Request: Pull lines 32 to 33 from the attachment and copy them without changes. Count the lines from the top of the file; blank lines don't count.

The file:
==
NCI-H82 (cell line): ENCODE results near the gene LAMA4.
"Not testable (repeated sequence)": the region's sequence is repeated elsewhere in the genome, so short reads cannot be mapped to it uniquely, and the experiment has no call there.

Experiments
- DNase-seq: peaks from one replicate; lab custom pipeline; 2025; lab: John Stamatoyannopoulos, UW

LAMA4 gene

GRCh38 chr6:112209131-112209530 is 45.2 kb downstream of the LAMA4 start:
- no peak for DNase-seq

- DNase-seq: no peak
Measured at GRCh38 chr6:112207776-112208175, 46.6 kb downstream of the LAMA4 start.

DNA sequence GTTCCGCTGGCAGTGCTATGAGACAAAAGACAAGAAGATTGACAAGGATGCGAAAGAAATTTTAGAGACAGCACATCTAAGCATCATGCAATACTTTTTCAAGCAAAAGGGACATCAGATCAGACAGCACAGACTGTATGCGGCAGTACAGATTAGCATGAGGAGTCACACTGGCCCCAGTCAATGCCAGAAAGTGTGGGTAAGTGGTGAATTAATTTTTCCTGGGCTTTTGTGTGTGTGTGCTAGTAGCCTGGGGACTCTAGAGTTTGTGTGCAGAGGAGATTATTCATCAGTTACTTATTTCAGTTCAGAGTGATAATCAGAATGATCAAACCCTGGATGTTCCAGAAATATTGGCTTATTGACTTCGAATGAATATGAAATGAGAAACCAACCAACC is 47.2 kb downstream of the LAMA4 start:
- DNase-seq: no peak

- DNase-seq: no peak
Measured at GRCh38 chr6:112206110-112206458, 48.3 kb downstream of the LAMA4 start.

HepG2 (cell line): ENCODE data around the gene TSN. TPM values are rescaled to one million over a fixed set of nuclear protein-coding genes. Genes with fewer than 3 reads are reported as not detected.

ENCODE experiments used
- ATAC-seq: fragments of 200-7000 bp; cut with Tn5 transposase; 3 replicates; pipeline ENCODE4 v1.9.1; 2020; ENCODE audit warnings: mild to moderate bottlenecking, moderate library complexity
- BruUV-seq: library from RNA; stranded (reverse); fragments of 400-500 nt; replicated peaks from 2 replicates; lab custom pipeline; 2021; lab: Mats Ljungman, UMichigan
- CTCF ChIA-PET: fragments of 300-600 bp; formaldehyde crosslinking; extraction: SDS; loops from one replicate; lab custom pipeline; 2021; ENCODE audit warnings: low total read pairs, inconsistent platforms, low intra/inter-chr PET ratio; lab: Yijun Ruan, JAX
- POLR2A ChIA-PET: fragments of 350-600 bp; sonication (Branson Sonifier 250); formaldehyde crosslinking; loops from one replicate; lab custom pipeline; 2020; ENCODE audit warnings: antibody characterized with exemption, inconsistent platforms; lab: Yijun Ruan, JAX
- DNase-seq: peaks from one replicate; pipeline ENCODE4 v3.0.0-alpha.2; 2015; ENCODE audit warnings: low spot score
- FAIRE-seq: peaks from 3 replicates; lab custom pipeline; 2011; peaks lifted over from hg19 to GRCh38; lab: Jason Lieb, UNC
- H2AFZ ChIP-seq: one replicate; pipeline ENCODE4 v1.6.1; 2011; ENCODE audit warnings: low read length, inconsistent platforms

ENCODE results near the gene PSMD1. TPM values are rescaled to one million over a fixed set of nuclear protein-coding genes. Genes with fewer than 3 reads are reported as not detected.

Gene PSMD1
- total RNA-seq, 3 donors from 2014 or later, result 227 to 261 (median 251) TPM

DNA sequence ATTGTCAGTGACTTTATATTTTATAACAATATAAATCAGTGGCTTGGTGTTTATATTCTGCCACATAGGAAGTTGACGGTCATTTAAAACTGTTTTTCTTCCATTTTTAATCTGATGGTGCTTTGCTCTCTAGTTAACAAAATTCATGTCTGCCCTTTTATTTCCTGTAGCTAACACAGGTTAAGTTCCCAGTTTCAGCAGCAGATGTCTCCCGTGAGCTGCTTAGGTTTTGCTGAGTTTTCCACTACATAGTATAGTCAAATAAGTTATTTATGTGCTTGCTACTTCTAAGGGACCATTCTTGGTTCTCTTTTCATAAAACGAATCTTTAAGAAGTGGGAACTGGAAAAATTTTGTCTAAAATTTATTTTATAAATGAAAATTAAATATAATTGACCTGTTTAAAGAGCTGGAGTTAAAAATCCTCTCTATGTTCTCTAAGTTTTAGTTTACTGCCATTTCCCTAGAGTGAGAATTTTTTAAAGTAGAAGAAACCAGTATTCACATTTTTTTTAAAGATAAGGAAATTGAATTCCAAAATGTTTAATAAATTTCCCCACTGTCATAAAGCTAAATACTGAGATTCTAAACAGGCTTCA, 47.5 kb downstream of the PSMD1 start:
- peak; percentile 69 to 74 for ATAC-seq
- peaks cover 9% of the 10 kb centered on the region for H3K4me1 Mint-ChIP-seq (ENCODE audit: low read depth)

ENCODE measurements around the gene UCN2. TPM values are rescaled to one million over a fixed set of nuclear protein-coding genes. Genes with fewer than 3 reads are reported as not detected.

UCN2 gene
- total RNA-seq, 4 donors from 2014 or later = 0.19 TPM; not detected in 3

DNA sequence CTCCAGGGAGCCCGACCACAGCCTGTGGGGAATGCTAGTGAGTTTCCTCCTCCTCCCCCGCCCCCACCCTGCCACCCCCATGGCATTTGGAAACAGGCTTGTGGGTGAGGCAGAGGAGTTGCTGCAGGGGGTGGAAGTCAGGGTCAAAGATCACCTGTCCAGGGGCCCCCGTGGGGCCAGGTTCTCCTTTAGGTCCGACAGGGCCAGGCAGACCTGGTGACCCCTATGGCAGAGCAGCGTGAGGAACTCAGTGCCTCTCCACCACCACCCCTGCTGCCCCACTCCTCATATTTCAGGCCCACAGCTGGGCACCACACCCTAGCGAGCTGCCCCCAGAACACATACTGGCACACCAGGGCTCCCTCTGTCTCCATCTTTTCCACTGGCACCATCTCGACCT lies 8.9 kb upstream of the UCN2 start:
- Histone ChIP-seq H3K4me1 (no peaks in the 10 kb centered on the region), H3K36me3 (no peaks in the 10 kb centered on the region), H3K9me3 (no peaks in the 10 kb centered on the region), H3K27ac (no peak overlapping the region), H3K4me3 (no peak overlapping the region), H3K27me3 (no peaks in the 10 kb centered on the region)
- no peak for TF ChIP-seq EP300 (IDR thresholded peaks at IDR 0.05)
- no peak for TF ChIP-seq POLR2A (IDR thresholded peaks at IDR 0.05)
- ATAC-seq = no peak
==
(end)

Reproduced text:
DNA sequence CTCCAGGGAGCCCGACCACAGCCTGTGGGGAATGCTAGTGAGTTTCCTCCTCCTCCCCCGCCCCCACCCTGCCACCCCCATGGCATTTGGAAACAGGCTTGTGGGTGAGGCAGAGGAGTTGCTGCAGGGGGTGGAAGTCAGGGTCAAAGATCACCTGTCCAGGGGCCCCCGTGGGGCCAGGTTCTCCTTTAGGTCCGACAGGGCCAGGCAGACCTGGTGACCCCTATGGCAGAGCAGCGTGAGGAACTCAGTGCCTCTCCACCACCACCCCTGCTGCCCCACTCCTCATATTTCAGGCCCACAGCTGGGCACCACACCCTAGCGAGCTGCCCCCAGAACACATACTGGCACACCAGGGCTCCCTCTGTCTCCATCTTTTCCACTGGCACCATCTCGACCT lies 8.9 kb upstream of the UCN2 start:
- Histone ChIP-seq H3K4me1 (no peaks in the 10 kb centered on the region), H3K36me3 (no peaks in the 10 kb centered on the region), H3K9me3 (no peaks in the 10 kb centered on the region), H3K27ac (no peak overlapping the region), H3K4me3 (no peak overlapping the region), H3K27me3 (no peaks in the 10 kb centered on the region)